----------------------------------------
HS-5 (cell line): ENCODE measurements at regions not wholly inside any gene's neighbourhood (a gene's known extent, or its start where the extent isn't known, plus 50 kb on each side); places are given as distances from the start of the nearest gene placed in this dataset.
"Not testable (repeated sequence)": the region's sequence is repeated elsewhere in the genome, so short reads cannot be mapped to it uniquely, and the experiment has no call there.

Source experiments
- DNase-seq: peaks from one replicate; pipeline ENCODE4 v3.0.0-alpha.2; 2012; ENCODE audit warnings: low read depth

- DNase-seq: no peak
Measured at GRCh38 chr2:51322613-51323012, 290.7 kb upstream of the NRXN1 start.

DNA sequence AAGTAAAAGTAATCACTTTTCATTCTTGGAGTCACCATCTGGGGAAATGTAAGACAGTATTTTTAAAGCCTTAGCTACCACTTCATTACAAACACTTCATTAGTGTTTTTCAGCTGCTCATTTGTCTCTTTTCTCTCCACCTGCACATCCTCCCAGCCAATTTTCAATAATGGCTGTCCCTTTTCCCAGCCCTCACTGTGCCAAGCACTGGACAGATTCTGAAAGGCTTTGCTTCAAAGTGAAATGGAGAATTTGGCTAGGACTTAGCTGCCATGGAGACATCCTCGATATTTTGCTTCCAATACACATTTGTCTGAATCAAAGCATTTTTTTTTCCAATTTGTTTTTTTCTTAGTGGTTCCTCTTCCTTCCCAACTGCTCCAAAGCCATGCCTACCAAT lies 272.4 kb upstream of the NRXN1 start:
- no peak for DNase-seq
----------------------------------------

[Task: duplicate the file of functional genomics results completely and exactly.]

HS-5 (cell line): ENCODE measurements at regions not wholly inside any gene's neighbourhood (a gene's known extent, or its start where the extent isn't known, plus 50 kb on each side); places are given as distances from the start of the nearest gene placed in this dataset.
"Not testable (repeated sequence)": the region's sequence is repeated elsewhere in the genome, so short reads cannot be mapped to it uniquely, and the experiment has no call there.

Source experiments
- DNase-seq: peaks from one replicate; pipeline ENCODE4 v3.0.0-alpha.2; 2012; ENCODE audit warnings: low read depth

- DNase-seq: no peak
Measured at GRCh38 chr2:51322613-51323012, 290.7 kb upstream of the NRXN1 start.

DNA sequence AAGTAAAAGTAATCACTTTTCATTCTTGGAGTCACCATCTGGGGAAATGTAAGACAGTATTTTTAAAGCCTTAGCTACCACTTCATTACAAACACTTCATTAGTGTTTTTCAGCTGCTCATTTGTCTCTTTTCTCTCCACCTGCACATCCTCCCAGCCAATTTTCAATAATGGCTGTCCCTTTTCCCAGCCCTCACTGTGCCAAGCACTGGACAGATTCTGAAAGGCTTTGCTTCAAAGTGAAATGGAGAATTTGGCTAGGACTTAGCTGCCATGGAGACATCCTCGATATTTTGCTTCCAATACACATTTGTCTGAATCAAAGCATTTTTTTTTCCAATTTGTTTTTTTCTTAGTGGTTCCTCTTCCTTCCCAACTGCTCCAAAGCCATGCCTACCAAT lies 272.4 kb upstream of the NRXN1 start:
- no peak for DNase-seq